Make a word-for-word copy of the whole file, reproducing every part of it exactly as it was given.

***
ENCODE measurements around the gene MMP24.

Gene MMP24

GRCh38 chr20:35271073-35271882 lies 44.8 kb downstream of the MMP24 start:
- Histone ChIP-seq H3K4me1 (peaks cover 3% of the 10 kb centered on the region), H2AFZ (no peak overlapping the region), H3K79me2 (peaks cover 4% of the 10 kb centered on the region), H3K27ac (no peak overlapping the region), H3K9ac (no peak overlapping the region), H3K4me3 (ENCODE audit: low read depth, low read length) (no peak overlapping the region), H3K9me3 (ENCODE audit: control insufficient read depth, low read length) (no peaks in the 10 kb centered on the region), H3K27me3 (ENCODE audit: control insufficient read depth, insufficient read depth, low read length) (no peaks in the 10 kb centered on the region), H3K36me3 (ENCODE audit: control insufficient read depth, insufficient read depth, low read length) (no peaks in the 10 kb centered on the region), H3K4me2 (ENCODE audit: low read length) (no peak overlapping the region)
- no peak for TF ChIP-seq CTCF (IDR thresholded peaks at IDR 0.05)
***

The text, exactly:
ENCODE measurements around the gene MMP24.

Gene MMP24

GRCh38 chr20:35271073-35271882 lies 44.8 kb downstream of the MMP24 start:
- Histone ChIP-seq H3K4me1 (peaks cover 3% of the 10 kb centered on the region), H2AFZ (no peak overlapping the region), H3K79me2 (peaks cover 4% of the 10 kb centered on the region), H3K27ac (no peak overlapping the region), H3K9ac (no peak overlapping the region), H3K4me3 (ENCODE audit: low read depth, low read length) (no peak overlapping the region), H3K9me3 (ENCODE audit: control insufficient read depth, low read length) (no peaks in the 10 kb centered on the region), H3K27me3 (ENCODE audit: control insufficient read depth, insufficient read depth, low read length) (no peaks in the 10 kb centered on the region), H3K36me3 (ENCODE audit: control insufficient read depth, insufficient read depth, low read length) (no peaks in the 10 kb centered on the region), H3K4me2 (ENCODE audit: low read length) (no peak overlapping the region)
- no peak for TF ChIP-seq CTCF (IDR thresholded peaks at IDR 0.05)